Avoid Endometriosis With Omega-3 Oils

Women who make sure to include in their diets those foodstuffs which are rich in Omega-3 oils, may be lowering their risk for developing endometriosis. Meantime, those who consume foods that are heavy in trans-fats may be raising their profile for the condition. This is according to the largest study yet to focus on the link between diet and the risk for endometriosis.

Major Finding

A finding of major importance came out of this first prospective study on diet and endometriosis: the identification of a risk factor for endometriosis that can be modified. The researchers discovered that the total amount of dietary fat did not affect the risk for endometriosis, which was found to be affected instead by the type of fat consumed.

Those women who ingested the most long-chain Omega-3 fatty acids lowered their risk for endometriosis by 22% when compared to those who ate the least amount of these oils. Those women who ate the highest amount of trans-fats increased their risk for endometriosis by 48% in comparison with those who ate the lowest amounts of these fats. 

Just Trans-Fats

The participants in this study included 70,709 American nurses who were observed over a period of 12 years. The study has been written up in the online European medical journal Human Reproduction. The study helps give support to the idea that eliminating unhealthy trans-fats from our diets rather than eliminating all dietary fats is the direction we need to take toward a better state of health. This is according to study author Dr. Stacey Missmer, assistant professor of obstetrics, gynecology, and reproductive biology at Harvard Medical School and at Brigham and Women's Hospital in Boston, Massachusetts.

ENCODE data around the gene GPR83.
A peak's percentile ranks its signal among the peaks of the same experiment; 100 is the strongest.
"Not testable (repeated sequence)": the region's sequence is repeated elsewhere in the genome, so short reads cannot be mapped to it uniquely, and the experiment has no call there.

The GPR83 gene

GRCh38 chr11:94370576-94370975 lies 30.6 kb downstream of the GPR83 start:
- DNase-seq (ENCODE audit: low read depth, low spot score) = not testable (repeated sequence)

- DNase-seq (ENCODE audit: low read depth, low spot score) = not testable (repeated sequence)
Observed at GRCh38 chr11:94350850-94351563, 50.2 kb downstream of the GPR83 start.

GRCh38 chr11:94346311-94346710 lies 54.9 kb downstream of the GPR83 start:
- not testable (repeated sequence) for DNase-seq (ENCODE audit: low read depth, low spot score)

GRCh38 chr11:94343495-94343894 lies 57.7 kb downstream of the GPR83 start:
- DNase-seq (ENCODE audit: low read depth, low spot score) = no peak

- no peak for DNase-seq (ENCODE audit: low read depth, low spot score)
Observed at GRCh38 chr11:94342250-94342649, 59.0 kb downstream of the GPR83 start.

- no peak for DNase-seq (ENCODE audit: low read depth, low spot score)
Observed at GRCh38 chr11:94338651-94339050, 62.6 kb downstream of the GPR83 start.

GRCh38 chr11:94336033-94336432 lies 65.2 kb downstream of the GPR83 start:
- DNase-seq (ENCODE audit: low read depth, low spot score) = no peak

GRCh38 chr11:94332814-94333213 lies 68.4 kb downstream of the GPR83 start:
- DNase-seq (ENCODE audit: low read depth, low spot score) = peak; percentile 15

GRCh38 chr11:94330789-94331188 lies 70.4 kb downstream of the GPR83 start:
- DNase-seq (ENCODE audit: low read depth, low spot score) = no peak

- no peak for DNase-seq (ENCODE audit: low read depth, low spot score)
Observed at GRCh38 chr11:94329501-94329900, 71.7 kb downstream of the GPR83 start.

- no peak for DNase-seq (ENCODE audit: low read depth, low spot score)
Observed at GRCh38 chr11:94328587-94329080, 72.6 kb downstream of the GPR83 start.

Missmer says that while more studies need to be done to confirm these findings, it seems clear that foods rich in Omega-3 fats protect women against endometriosis while trans-fats offer a significant rise in the risk for developing this painful condition.

Missmer and colleagues collected data from 1989-2001 on 70,709 women enrolled in the U.S. Nurses Health Study. The participants filled out 3 food-frequency questionnaires over a four-year period designed to offer a picture of the dietary habits of the women during the previous year. Dietary fats were divided into five levels. The information was then used to determine a link from these fats to the eventual development of endometriosis in the women.

Endometriosis was diagnosed in 1,199 of the female participants by the study's end. The researchers adjusted for outside factors that might influence the results, for example, body mass index (BMI), number of children, race, and total caloric intake.   

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